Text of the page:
At a time when the world's leaders are struggling to keep international agreements on climate change afloat, what can mayors do? Khan has pledged to buy only hybrid and zero-emissions buses from next year, and is working towards London becoming a zero carbon city.

Khan has, of course, also gained heroic status for being a bête noire of climate-change-denier-in-chief Donald Trump. On the US president's withdrawal from the Paris Agreement, Khan quipped: “If only he had withdrawn from Twitter.” He had more favourable things to say about the former mayor of New York and climate change activist Michael Bloomberg, who Khan said hailed from “the second greatest city in the world.”

Yet behind his humour was a serious point. Local authorities are having to pick up where both countries' central governments are leaving a void – in improving our air and supporting renewable technology and jobs. Most concerning of all, perhaps, is the way that interest groups representing business are slashing away at the regulations which protect public health, and claiming it as a virtue.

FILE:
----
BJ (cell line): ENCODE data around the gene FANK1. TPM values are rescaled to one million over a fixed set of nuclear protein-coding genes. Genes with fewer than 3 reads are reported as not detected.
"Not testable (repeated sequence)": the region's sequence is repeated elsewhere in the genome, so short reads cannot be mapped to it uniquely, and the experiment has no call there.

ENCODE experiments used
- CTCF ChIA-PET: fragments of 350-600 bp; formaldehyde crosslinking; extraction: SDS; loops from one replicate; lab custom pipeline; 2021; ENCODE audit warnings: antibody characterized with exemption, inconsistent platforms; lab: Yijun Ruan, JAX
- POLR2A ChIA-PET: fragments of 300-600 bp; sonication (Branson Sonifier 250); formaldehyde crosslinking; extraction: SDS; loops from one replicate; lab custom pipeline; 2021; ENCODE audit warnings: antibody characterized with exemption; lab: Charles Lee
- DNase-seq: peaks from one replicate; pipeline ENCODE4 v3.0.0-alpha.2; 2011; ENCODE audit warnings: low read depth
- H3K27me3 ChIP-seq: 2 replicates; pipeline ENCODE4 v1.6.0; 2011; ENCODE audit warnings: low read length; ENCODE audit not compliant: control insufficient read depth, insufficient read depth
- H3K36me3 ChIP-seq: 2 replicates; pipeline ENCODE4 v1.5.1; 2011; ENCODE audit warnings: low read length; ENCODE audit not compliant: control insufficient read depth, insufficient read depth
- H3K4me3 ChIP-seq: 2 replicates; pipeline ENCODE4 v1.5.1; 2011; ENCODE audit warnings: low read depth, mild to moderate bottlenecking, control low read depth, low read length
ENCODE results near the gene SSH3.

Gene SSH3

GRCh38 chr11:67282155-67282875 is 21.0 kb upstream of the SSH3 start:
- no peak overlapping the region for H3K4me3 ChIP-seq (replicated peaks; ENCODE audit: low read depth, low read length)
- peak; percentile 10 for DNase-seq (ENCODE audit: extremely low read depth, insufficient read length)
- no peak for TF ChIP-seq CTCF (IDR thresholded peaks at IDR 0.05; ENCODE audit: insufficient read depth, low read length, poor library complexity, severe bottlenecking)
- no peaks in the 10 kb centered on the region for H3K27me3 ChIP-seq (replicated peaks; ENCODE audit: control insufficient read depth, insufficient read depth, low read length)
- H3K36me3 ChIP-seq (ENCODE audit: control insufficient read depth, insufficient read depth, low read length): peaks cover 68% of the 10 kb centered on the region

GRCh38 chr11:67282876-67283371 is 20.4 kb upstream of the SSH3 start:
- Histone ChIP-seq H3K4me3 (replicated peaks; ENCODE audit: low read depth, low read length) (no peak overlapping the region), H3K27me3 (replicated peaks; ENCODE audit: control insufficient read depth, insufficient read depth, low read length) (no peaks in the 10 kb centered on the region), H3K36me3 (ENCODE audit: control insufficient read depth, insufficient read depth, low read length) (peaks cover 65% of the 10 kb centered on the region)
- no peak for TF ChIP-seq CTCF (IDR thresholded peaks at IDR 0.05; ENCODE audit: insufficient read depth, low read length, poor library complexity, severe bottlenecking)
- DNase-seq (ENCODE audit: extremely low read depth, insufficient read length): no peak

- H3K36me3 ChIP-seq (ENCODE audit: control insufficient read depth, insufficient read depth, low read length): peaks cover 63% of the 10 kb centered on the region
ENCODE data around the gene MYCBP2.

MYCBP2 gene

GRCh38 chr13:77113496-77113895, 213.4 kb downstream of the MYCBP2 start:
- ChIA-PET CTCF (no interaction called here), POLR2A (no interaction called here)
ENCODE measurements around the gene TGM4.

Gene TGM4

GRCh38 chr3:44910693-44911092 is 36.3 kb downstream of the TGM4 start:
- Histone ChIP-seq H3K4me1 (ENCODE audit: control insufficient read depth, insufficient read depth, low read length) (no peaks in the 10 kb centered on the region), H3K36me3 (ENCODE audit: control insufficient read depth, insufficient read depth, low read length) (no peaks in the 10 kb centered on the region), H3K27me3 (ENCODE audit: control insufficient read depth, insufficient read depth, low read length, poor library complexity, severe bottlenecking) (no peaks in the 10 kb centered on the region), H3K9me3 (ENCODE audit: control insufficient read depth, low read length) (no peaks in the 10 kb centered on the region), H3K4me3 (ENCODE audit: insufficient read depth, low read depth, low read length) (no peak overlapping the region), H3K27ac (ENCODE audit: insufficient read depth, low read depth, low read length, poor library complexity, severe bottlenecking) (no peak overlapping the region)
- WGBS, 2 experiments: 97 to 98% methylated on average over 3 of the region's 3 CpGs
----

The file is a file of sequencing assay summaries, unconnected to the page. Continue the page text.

In the UK, documents leaked to Greenpeace’s energy desk show that a government-backed initiative considered proposals for reducing EU rules on fire-safety on the very day of the Grenfell Tower fire. The director of this Red Tape Initiative, Nick Tyrone, told the Guardian that these proposals were rejected. Yet government attempts to water down other EU regulations, such as the energy efficiency directive, still stand.

In America, this blame-game is even more highly charged. Republicans have sworn to replace what they describe as Obama’s “war on coal” with a war on regulation. “I am taking historic steps to lift the restrictions on American energy, to reverse government intrusion, and to cancel job-killing regulations,” Trump announced in March. While he has vowed “to promote clean air and clear water,” he has almost simultaneously signed an order to unravel the Clean Water Rule.